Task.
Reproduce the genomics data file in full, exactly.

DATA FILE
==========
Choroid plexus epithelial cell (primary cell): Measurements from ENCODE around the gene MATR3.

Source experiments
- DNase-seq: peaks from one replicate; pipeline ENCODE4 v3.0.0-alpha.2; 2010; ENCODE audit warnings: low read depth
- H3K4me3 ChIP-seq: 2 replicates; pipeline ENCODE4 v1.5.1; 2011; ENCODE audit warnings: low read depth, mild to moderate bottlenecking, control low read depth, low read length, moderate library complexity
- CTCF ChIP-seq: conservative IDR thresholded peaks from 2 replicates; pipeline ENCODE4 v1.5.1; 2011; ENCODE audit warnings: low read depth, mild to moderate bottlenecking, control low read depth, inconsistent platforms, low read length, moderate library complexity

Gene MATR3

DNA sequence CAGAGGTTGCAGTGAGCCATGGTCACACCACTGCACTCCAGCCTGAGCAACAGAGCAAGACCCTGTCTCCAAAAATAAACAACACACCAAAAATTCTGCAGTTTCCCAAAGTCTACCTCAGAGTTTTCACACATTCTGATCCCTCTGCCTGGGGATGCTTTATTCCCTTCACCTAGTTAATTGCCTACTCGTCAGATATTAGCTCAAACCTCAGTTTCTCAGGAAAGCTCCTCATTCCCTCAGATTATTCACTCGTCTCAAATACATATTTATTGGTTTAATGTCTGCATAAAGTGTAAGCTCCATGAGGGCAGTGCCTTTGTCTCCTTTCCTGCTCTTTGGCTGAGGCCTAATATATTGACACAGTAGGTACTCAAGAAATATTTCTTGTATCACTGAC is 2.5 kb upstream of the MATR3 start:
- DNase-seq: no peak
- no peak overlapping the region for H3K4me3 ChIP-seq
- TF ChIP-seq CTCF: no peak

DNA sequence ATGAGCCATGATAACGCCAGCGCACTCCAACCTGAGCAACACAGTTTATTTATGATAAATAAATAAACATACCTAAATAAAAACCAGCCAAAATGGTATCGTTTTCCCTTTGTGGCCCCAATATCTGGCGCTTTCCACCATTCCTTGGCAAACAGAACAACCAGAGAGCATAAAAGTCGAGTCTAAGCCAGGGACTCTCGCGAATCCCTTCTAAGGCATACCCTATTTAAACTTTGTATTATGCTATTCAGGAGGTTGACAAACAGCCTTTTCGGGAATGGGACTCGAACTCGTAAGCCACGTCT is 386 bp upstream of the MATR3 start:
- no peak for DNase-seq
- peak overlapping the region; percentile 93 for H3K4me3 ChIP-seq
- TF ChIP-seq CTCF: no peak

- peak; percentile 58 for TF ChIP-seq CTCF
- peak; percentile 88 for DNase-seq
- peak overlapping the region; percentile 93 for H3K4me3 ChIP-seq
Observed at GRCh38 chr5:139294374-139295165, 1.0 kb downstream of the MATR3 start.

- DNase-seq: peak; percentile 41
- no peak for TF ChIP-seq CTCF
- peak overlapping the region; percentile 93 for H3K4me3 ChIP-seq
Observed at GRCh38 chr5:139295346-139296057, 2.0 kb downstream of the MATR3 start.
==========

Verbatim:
Choroid plexus epithelial cell (primary cell): Measurements from ENCODE around the gene MATR3.

Source experiments
- DNase-seq: peaks from one replicate; pipeline ENCODE4 v3.0.0-alpha.2; 2010; ENCODE audit warnings: low read depth
- H3K4me3 ChIP-seq: 2 replicates; pipeline ENCODE4 v1.5.1; 2011; ENCODE audit warnings: low read depth, mild to moderate bottlenecking, control low read depth, low read length, moderate library complexity
- CTCF ChIP-seq: conservative IDR thresholded peaks from 2 replicates; pipeline ENCODE4 v1.5.1; 2011; ENCODE audit warnings: low read depth, mild to moderate bottlenecking, control low read depth, inconsistent platforms, low read length, moderate library complexity

Gene MATR3

DNA sequence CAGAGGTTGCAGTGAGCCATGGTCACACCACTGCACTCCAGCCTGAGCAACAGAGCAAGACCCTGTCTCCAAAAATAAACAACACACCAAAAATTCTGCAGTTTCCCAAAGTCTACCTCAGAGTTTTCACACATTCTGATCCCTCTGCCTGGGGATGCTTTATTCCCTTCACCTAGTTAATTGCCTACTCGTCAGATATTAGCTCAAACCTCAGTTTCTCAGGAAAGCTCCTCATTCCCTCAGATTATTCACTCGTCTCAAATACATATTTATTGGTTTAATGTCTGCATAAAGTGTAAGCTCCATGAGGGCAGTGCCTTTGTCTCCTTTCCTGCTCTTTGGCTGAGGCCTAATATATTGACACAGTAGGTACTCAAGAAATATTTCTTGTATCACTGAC is 2.5 kb upstream of the MATR3 start:
- DNase-seq: no peak
- no peak overlapping the region for H3K4me3 ChIP-seq
- TF ChIP-seq CTCF: no peak

DNA sequence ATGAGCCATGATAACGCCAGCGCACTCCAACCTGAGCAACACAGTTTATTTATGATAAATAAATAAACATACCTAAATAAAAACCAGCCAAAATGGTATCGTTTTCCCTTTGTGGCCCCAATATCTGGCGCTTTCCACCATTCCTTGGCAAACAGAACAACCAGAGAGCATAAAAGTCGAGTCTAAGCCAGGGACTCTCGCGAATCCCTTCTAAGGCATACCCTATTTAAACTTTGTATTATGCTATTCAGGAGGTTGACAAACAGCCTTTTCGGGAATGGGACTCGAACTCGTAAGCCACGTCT is 386 bp upstream of the MATR3 start:
- no peak for DNase-seq
- peak overlapping the region; percentile 93 for H3K4me3 ChIP-seq
- TF ChIP-seq CTCF: no peak

- peak; percentile 58 for TF ChIP-seq CTCF
- peak; percentile 88 for DNase-seq
- peak overlapping the region; percentile 93 for H3K4me3 ChIP-seq
Observed at GRCh38 chr5:139294374-139295165, 1.0 kb downstream of the MATR3 start.

- DNase-seq: peak; percentile 41
- no peak for TF ChIP-seq CTCF
- peak overlapping the region; percentile 93 for H3K4me3 ChIP-seq
Observed at GRCh38 chr5:139295346-139296057, 2.0 kb downstream of the MATR3 start.